Also, this is interesting: just before departing for a campaign rally in Louisiana, President Trump was seen in the Oval Office having what NBC News called an “animated conversation” with Attorney General William Barr.
“President Trump asked the Supreme Court on Thursday to stop a prosecutor’s investigation of his personal finances, a bold assertion of presidential power that seeks a landmark decision from the nation’s highest court,” the Washington Post reports.
“The filing by the president’s private lawyers represents a historical moment that tests the court’s independence and highlights the Constitution’s separation-of-powers design. It also marks a new phase in the investigations that have dogged Trump throughout his presidency and have culminated in an impeachment inquiry.”
“The justices are not required to review the lower court’s decision. But the chances that the high court will get involved increased Wednesday, when a separate appeals court in a separate case concluded Congress has a right to those same tax records.”
New York Times: “The case, the first concerning Mr. Trump’s personal conduct and business dealings to reach the court, could yield a major ruling on the scope of presidential immunity from criminal investigations.”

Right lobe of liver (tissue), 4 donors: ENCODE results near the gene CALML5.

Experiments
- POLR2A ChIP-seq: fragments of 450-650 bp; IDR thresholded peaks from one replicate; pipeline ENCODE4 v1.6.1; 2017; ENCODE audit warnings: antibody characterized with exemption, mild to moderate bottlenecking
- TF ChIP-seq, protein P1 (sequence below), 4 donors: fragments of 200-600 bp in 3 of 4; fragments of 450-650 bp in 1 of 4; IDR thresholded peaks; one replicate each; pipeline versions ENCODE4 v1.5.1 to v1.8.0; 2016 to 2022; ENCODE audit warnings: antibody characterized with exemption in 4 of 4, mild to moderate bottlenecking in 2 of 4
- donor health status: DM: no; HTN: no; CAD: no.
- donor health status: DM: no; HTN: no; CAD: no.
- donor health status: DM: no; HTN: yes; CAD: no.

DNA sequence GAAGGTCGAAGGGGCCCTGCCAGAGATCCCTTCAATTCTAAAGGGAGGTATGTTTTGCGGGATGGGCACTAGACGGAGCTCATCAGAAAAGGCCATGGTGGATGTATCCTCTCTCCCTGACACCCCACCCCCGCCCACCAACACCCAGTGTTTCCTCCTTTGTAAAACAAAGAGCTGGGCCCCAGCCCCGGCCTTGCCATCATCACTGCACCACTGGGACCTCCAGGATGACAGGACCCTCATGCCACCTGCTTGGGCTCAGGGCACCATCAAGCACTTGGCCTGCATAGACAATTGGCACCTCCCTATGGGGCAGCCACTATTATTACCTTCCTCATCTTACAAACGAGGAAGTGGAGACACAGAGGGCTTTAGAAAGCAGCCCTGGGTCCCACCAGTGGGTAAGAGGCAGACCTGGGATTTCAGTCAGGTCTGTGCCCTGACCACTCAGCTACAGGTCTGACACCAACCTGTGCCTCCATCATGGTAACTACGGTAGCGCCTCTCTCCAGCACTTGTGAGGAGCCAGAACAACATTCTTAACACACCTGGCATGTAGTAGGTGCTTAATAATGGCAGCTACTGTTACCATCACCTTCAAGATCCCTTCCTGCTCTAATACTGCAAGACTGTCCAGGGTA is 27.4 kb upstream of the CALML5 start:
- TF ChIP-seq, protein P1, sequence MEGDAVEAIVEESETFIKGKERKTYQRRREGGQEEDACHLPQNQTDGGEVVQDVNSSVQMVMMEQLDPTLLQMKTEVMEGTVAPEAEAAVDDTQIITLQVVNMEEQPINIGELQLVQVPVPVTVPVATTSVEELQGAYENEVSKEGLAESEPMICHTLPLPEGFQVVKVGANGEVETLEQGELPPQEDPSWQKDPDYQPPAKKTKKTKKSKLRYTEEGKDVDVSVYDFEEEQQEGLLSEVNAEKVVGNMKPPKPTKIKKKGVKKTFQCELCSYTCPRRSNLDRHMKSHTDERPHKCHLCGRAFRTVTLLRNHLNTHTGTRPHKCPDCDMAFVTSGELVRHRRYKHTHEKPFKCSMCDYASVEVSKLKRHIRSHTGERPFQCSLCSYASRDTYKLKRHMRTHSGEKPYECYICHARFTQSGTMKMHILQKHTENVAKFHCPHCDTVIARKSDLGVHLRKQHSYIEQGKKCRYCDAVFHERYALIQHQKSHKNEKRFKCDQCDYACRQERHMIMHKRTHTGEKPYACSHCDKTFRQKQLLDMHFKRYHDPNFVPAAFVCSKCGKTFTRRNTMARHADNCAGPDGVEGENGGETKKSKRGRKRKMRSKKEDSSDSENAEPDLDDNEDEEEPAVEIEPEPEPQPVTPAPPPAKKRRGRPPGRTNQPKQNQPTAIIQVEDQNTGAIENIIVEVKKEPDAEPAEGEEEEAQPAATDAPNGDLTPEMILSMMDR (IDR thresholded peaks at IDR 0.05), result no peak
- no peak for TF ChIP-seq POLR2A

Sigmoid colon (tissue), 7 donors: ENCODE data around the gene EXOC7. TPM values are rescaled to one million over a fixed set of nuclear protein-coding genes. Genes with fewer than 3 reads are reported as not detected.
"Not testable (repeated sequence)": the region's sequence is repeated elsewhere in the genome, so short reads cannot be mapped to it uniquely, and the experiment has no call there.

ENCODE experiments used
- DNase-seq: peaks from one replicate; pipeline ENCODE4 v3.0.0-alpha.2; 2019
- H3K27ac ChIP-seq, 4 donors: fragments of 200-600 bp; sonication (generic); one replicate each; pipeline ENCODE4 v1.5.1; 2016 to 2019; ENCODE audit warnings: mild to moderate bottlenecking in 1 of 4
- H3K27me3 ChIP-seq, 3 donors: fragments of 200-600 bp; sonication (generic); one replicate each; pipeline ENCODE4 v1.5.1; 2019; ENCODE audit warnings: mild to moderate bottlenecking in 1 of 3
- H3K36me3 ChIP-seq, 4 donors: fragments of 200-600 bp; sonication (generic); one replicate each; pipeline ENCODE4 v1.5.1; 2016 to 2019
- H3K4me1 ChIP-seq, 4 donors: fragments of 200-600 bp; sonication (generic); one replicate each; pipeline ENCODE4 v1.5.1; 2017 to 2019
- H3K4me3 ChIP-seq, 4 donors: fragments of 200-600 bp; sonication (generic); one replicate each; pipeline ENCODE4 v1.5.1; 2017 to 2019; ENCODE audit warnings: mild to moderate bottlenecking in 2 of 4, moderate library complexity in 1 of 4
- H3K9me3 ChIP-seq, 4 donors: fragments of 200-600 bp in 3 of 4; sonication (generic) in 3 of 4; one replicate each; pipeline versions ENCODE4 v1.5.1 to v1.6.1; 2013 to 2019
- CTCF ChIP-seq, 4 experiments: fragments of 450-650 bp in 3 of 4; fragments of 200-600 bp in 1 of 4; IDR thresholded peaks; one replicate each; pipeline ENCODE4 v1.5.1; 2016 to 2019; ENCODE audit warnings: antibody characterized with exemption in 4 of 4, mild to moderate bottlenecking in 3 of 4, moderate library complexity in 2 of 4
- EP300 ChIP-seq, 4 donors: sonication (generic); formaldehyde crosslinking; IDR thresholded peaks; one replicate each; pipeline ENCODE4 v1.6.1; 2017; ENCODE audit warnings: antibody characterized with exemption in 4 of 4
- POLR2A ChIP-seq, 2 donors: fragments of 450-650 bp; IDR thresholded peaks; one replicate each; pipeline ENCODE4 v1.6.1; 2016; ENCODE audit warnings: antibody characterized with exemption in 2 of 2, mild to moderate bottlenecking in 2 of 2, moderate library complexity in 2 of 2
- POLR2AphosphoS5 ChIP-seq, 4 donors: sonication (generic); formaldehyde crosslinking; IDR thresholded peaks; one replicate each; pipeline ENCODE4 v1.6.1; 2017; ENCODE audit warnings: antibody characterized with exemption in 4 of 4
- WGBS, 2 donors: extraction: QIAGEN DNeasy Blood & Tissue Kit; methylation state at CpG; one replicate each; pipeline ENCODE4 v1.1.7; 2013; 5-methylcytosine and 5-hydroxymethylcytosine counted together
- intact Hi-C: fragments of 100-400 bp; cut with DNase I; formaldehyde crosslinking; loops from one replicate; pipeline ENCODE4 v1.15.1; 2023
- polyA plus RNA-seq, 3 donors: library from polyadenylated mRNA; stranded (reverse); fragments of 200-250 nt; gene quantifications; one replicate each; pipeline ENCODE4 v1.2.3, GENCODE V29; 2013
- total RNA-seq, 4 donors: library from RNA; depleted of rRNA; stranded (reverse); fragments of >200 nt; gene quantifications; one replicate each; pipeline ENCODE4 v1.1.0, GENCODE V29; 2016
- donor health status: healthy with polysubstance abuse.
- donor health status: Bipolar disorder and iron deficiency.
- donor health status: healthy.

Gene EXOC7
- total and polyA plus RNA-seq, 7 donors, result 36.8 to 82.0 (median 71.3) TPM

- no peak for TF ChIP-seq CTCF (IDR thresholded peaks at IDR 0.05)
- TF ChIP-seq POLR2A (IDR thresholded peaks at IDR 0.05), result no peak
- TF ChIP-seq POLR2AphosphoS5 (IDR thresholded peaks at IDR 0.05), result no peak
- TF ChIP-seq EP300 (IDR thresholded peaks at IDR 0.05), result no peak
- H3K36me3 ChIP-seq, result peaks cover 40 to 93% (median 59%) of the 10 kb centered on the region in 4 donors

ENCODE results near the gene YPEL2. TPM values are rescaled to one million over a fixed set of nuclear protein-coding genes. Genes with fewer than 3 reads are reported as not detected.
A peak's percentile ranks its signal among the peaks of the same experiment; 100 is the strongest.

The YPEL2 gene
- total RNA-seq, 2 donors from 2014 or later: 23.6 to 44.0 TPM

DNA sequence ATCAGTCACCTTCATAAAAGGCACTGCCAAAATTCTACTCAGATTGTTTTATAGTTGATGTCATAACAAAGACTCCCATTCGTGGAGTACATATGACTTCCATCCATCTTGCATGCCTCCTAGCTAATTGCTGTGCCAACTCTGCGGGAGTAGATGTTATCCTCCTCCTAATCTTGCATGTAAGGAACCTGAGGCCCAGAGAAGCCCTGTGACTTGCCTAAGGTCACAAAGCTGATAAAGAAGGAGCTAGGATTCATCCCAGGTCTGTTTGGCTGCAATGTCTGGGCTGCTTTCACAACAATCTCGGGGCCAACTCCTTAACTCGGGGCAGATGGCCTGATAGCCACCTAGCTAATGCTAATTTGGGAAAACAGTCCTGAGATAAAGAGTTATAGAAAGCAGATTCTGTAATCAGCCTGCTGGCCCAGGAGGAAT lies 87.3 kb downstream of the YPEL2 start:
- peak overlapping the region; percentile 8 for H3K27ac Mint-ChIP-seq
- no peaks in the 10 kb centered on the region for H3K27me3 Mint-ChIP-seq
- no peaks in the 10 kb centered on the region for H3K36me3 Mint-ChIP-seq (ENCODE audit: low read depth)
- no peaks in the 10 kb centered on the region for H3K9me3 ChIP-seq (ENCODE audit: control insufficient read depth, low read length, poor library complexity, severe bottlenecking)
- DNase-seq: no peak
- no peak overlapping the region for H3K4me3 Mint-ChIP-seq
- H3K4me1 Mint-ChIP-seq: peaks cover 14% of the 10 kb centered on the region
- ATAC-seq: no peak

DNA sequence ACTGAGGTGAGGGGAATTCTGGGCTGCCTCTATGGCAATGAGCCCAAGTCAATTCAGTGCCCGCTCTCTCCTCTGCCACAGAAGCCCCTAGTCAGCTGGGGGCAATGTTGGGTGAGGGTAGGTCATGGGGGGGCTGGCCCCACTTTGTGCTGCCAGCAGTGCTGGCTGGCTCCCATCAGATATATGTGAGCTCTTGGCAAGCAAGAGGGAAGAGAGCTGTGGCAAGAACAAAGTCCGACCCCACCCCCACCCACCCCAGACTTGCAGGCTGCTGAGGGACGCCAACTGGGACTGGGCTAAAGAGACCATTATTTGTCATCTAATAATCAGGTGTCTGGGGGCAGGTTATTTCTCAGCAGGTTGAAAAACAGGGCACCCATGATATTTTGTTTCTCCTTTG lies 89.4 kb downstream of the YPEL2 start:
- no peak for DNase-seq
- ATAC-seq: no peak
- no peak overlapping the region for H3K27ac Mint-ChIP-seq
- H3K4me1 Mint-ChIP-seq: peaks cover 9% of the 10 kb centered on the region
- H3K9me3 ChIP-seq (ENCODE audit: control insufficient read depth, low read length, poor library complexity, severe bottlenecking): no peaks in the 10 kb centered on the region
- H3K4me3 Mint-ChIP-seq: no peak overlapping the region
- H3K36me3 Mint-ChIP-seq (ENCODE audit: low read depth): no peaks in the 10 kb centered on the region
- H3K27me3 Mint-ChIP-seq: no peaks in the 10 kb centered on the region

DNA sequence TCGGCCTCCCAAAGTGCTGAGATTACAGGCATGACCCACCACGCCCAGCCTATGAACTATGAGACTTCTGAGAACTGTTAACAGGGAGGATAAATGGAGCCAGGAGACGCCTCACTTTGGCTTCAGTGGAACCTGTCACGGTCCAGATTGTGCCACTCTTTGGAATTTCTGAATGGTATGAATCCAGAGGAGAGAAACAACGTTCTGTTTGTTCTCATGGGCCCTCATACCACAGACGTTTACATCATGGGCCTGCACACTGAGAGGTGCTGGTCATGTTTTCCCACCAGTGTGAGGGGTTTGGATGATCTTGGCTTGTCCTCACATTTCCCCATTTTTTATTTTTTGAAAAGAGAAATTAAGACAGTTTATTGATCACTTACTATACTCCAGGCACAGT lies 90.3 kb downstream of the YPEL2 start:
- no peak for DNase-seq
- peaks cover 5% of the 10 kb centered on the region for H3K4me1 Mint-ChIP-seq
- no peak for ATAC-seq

Josh Marshall: ” I have wondered, many of you have asked me, just what the rush of activity was to get Vladimir Zelensky to kick off and publicly announce these investigations. After all, during the key events the US election was well over a year away. The answer comes down to the April election in Ukraine. Trump and Rudy had a deal in place or thought they had a deal in place with the crew around the old President Poroshenko. When Zelensky beat him in a landslide it set off a frenzied, sloppy and ultimate futile effort to get Zelensky to honor the deal.”
Speaker Nancy Pelosi appeared to question President Trump’s intelligence at a news conference: “If the president has something that is exculpatory — Mr. President, that means you have anything that shows your innocence — then he should make that known. So far we haven’t see that.”